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Unbundling Institutions

66 Pages Posted: 28 Dec 2004  

Daron Acemoglu

Massachusetts Institute of Technology (MIT) - Department of Economics; Centre for Economic Policy Research (CEPR); National Bureau of Economic Research (NBER)

Simon Johnson

Massachusetts Institute of Technology (MIT) - Entrepreneurship Center; National Bureau of Economic Research (NBER)

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Date Written: July 2003

Abstract

This paper evaluates the importance of "property rights institutions," which protect citizens against expropriation by the government and powerful elites, and "contracting institutions," which enable private contracts between citizens. We exploit exogenous variation in both types of institutions driven by colonial history, and document strong first-stage relationships between property rights institutions and the determinants of European colonization strategy (settler mortality and population density before colonization), and between contracting institutions and the identity of the colonizing power. Using this instrumental variables approach, we find that property rights institutions have a first-order effect on long-run economic growth, investment, and financial development. Contracting institutions appear to matter only for the form of financial intermediation. A possible explanation for this pattern is that individuals often find ways of altering the terms of their formal and informal contracts to avoid the adverse effects of contracting institutions, but are unable to do so against the risk of expropriation.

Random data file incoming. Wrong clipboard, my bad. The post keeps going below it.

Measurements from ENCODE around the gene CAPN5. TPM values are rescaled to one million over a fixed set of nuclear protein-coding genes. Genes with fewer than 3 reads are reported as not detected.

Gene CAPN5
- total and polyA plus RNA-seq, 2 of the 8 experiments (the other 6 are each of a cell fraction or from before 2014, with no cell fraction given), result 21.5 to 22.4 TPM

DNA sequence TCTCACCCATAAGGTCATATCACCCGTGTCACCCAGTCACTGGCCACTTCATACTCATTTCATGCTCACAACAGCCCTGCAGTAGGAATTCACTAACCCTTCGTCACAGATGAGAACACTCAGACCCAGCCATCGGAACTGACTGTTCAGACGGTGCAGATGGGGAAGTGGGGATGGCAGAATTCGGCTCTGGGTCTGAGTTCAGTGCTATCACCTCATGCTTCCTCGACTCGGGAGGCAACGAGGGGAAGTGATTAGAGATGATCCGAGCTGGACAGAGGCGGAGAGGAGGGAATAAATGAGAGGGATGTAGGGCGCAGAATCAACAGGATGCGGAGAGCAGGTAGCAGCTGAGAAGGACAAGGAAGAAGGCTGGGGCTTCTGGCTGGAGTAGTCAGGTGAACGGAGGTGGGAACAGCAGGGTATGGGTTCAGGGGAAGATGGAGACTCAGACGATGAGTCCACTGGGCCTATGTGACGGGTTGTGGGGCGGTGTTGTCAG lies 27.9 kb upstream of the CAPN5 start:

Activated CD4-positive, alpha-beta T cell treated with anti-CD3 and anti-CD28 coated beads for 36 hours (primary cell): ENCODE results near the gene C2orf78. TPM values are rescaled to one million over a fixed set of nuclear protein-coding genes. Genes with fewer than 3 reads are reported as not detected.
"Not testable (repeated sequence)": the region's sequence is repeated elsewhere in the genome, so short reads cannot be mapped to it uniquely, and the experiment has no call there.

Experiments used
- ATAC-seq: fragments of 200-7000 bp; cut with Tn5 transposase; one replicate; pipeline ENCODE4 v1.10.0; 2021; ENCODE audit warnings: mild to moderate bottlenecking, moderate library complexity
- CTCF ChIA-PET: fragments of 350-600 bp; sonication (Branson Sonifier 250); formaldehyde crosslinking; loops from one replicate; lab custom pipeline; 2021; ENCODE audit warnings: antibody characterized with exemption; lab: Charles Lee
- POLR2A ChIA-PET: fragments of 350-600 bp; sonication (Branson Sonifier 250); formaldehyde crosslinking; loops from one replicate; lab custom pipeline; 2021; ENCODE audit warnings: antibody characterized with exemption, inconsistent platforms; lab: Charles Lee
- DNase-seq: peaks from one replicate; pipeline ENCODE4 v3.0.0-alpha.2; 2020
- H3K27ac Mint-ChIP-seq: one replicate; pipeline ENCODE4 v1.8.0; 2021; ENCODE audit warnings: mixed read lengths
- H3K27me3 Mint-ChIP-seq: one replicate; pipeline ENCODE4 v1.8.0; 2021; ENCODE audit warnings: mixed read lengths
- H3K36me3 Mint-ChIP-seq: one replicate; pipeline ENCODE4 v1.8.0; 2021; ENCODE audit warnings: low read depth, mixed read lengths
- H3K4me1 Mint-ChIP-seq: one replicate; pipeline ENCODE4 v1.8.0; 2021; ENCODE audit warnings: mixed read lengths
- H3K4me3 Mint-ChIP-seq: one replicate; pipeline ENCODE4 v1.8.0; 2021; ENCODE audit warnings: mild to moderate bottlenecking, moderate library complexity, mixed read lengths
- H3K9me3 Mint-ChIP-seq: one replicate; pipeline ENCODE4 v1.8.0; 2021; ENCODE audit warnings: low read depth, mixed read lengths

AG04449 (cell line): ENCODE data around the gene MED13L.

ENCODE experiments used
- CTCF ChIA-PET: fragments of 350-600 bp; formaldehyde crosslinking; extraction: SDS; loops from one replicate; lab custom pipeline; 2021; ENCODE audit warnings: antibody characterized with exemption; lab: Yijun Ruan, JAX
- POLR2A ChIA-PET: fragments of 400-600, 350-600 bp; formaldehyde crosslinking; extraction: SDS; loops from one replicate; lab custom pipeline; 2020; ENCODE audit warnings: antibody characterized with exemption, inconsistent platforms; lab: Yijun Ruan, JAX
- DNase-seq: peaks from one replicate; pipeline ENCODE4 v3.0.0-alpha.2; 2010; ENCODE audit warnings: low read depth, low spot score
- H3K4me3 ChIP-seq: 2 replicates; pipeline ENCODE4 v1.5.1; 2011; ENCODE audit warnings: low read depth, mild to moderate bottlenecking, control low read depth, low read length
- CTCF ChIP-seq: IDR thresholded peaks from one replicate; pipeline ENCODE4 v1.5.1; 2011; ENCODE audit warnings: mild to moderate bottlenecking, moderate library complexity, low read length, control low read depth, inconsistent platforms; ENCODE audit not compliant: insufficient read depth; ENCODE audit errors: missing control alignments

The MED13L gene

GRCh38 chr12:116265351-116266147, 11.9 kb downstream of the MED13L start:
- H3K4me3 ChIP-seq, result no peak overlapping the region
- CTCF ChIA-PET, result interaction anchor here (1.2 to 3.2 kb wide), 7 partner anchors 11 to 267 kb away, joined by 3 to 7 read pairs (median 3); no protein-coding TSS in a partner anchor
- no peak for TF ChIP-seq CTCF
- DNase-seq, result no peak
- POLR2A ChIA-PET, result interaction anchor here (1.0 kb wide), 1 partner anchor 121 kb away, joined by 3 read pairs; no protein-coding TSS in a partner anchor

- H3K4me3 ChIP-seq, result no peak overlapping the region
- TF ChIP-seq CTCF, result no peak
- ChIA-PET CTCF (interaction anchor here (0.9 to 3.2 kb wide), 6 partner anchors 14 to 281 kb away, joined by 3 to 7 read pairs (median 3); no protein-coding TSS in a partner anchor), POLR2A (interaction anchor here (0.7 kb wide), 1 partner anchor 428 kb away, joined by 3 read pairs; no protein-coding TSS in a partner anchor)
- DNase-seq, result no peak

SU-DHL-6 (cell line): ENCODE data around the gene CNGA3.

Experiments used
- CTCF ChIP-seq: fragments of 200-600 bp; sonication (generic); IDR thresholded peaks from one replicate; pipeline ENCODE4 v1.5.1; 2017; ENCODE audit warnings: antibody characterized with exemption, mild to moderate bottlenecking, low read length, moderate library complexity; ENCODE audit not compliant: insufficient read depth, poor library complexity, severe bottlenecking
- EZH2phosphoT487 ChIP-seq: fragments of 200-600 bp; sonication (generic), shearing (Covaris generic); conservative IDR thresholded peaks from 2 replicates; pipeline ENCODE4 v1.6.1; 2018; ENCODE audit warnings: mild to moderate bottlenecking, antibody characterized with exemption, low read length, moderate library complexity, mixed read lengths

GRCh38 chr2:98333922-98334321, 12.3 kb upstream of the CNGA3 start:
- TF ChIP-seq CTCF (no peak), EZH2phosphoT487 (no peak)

Keywords: Contracts, Economic Growth, Financial Development, Institutions, Law and Finance, Legal Formalism, Legal Origin, Political Economy, Politics, Property Rights

JEL Classification: E44, G18, K00, N20, P16, P17

Suggested Citation

Acemoglu, Daron and Johnson, Simon, Unbundling Institutions (July 2003). MIT Department of Economics Working Paper No. 03-29; AFA 2005 Philadelphia Meetings. Available at SSRN: https://ssrn.com/abstract=442900 or http://dx.doi.org/10.2139/ssrn.442900

Daron Acemoglu (Contact Author)

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Simon Johnson

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